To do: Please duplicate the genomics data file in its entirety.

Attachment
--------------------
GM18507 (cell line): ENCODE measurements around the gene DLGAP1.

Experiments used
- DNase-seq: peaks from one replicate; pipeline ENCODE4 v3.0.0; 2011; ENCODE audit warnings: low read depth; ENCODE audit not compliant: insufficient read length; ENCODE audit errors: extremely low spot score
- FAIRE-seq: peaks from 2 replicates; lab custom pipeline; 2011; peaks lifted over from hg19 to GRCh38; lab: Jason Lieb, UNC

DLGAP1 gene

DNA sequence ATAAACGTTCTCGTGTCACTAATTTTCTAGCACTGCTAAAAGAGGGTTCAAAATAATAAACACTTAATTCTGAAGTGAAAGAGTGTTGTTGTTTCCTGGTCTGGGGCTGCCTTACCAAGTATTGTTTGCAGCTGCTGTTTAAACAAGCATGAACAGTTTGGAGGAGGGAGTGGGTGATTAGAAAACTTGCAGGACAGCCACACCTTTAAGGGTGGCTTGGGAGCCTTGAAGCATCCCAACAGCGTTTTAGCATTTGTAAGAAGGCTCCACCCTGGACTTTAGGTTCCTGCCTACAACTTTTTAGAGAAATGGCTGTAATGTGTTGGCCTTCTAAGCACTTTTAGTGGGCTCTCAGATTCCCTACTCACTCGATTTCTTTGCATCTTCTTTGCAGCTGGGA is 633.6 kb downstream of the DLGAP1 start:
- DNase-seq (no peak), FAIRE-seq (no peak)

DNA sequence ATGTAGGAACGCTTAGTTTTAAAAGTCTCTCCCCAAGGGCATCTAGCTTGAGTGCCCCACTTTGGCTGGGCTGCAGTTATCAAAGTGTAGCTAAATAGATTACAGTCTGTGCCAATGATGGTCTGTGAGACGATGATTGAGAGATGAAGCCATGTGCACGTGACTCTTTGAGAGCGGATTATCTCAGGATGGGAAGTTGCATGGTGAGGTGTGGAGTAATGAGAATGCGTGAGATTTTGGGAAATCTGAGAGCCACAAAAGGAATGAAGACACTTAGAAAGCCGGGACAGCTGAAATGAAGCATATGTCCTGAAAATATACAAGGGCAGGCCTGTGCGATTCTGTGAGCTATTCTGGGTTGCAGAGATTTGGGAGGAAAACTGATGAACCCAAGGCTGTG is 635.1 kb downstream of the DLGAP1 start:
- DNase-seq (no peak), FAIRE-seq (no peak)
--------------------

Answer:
GM18507 (cell line): ENCODE measurements around the gene DLGAP1.

Experiments used
- DNase-seq: peaks from one replicate; pipeline ENCODE4 v3.0.0; 2011; ENCODE audit warnings: low read depth; ENCODE audit not compliant: insufficient read length; ENCODE audit errors: extremely low spot score
- FAIRE-seq: peaks from 2 replicates; lab custom pipeline; 2011; peaks lifted over from hg19 to GRCh38; lab: Jason Lieb, UNC

DLGAP1 gene

DNA sequence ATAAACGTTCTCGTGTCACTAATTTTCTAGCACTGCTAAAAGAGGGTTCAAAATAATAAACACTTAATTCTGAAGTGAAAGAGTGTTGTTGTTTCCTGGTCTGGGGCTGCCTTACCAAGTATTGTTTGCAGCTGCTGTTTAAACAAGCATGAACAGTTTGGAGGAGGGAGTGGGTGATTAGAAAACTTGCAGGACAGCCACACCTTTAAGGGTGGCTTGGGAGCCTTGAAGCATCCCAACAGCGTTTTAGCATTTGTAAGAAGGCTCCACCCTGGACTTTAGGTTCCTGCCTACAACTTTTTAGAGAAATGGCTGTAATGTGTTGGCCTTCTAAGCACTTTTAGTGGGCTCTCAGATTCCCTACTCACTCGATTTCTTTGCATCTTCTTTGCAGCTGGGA is 633.6 kb downstream of the DLGAP1 start:
- DNase-seq (no peak), FAIRE-seq (no peak)

DNA sequence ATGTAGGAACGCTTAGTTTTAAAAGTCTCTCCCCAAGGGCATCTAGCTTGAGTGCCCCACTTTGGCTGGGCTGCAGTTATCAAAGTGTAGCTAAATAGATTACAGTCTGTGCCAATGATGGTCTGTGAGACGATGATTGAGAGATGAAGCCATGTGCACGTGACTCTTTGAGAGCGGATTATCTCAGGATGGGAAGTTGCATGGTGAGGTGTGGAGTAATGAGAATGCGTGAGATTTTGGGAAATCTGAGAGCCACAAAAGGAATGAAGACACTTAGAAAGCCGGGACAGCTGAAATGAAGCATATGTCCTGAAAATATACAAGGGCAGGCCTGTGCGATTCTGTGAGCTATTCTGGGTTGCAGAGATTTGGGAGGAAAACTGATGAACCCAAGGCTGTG is 635.1 kb downstream of the DLGAP1 start:
- DNase-seq (no peak), FAIRE-seq (no peak)